Jacqueline H. Wolf
For every 100 infants born in the United States in 1900, 13 died before their first birthday. More than half of the babies who died, died of diarrhea. Physicians and public health officials recognized, and widely publicized, the cause. In the late 19th– and early-20thcenturies, feeding babies cows’ milk-based infant food, what we now call “formula,” was a deadly practice. Public health posters, circulated nationwide by municipal health departments, advertised that fact. “Mother’s Milk for Mother’s Babe Cow’s Milk for Calves” implored one particularly popular poster. “To Lessen Baby Deaths Let Us Have More Mother-Fed Babies.”
The American dairy industry was largely unregulated before 1930. Milk, shipped in large, open vats, took up to 72 hours to travel in unrefrigerated railroad cars from rural dairy farmer to urban consumer. By the time the milk reached its destination, it was spoiled and greying. To whiten the milk, shippers and merchants often threw handfuls of powdered chalk, and worse, into the vats.
Beginning in the 1890s, urban newspapers heralded what they dubbed “the milk wars,” to urge states to pass legislation regulating the shipping and sale of milk. Headlines about the progress of these “wars” dominated newspapers for the next 30 years. The Chicago Tribune wrote of cows’ milk: “It is worse than fraud…[and] play[s] no small part in this colossal crime of infanticide.”
I recalled this history when news broke that the United States had threatened Ecuador with trade sanctions and the withdrawal of military aid after Ecuador sponsored what they thought was an uncontroversial resolution at the World Health Assembly to “protect, promote, and support breastfeeding.” Breastfeeding is especially important in developing countries where populations still contend with unclean water that can be life-threatening to formula-fed infants. But human milk is more than just a sanitary food – it is a living substance that contains antibodies, beneficial bacteria, oligosaccharides and countless other bioactive factors not found in formula. In all countries, breastfeeding prevents respiratory and gastro-intestinal infections among infants and lowers the incidence among older children of obesity, type 1 and type 2 diabetes, allergic diseases and cancer. In 2016, scientists writing for the Lancet estimated that universal breastfeeding would prevent 800,000 children’s deaths and yield $300 billion in health care savings annually.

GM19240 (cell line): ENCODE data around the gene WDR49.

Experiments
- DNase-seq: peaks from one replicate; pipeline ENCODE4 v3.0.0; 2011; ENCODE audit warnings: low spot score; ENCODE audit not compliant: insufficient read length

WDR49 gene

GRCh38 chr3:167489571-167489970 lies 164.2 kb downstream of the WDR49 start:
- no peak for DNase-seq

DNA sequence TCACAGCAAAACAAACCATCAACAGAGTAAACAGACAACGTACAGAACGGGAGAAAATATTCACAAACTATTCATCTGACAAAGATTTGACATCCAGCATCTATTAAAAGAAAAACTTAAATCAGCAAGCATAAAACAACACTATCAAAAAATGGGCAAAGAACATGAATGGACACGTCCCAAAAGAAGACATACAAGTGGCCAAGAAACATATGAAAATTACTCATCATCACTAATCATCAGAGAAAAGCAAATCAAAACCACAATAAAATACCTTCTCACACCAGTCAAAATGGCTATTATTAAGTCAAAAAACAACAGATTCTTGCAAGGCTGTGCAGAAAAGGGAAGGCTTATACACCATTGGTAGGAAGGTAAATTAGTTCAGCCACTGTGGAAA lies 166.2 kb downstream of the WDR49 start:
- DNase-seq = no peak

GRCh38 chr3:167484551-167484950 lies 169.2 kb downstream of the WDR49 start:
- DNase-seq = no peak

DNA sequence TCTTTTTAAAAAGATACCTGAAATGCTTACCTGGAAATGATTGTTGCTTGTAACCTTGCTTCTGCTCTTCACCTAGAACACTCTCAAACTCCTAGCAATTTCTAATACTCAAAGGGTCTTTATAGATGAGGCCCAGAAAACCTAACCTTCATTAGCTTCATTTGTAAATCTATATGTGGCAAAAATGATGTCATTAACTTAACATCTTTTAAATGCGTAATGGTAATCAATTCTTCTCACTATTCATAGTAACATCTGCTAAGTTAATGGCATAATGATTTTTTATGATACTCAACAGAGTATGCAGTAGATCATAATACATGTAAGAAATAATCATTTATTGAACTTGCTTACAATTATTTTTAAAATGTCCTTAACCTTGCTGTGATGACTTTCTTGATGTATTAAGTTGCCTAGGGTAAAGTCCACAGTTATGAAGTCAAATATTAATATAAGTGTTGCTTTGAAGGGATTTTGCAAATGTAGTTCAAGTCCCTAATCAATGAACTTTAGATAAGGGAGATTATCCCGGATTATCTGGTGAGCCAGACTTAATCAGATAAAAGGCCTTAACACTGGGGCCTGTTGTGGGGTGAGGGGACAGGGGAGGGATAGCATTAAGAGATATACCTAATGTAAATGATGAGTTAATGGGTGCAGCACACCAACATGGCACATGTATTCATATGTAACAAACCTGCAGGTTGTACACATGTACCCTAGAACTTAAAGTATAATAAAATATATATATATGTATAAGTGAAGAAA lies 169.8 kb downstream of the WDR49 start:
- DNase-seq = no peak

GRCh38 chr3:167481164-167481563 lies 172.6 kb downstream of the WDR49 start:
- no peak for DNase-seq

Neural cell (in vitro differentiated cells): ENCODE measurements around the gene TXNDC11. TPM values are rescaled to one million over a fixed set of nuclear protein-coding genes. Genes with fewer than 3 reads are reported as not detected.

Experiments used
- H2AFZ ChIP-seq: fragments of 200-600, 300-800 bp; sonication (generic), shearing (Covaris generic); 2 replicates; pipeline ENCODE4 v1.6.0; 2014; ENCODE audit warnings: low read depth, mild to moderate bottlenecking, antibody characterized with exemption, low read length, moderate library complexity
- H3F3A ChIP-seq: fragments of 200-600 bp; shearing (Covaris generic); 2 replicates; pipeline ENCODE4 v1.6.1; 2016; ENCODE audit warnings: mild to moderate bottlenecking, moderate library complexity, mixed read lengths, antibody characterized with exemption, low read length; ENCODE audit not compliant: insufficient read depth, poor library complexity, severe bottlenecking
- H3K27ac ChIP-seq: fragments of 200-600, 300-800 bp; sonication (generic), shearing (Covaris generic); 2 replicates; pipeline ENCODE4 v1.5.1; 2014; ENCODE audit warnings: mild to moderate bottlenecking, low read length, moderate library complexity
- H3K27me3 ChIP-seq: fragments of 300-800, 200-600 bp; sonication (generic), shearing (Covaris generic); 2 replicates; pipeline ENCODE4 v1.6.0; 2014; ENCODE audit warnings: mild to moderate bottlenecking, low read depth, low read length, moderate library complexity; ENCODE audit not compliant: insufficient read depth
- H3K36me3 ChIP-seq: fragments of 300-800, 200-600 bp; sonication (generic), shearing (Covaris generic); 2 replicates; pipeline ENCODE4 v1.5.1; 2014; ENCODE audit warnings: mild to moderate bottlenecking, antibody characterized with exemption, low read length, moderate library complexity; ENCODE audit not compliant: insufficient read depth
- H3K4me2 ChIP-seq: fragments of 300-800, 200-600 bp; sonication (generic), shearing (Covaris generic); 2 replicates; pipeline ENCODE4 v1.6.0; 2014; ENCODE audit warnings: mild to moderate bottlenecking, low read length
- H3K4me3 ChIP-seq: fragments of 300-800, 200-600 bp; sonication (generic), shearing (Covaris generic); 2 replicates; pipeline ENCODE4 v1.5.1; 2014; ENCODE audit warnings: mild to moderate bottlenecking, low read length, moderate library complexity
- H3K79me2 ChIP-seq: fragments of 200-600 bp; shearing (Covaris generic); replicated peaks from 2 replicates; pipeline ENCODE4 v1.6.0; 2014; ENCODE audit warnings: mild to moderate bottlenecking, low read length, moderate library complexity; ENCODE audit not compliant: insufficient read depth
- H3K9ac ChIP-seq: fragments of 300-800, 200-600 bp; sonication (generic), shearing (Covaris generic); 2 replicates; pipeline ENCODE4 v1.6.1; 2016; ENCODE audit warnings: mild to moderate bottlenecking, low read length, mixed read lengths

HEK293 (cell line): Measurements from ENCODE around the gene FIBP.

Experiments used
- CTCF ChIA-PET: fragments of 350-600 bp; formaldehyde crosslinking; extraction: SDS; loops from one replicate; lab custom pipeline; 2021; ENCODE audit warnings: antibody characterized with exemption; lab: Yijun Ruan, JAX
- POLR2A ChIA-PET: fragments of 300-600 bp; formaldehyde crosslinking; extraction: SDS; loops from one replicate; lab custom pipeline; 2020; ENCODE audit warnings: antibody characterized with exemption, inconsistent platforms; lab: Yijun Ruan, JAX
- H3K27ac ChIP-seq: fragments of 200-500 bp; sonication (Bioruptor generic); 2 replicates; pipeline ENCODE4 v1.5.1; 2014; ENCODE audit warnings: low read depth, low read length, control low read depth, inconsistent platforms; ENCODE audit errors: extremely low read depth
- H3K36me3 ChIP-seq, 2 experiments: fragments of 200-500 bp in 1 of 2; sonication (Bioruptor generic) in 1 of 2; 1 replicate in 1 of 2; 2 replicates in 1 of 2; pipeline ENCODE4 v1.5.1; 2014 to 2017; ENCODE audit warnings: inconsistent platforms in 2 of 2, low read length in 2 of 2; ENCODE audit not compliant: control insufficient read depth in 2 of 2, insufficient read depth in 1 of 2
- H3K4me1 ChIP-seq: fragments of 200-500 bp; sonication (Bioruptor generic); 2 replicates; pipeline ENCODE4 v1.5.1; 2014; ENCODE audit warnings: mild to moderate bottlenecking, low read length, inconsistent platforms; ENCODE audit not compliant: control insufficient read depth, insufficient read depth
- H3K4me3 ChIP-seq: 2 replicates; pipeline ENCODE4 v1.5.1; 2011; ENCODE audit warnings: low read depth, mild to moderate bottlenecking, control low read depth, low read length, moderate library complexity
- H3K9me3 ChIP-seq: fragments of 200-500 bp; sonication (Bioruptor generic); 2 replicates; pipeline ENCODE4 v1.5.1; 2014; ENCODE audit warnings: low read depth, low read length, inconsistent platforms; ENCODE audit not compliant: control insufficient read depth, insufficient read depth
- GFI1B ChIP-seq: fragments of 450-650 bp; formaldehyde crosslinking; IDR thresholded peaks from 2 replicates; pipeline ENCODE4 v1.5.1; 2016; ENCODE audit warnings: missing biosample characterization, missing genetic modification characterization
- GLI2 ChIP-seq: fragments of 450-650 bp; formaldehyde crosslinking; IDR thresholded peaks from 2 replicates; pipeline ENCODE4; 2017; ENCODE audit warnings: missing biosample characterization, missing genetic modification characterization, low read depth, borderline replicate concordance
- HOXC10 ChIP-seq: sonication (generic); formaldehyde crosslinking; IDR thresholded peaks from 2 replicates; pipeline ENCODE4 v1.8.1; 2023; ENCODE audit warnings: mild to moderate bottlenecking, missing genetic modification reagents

We should all be grateful that cows’ milk, and therefore cows’-milk-based formula, is safer than it was a century ago. But because human milk is essential to short- and long-term human health, infant formula should be used only when mothers are unable to breastfeed, for whatever reason. In other words, the formula industry should not be a growth industry. Rather than protect formula companies at the expense of the health and life of the world’s children, the U.S. government should join the rest of the world in a full-throated endorsement of societal supports for breastfeeding, the most effective way to ensure that every child lives a healthy, long life.
Jacqueline H. Wolf is a professor of the history of medicine in the Department of Social Medicine at the Ohio University Heritage College of Osteopathic Medicine and the author of Don’t Kill Your Baby: Public Health and the Decline of Breastfeeding in the 19thand 20thCenturies and, most recently, Cesarean Section: An American History of Risk, Technology and Consequence. The opinions expressed in this piece are her own.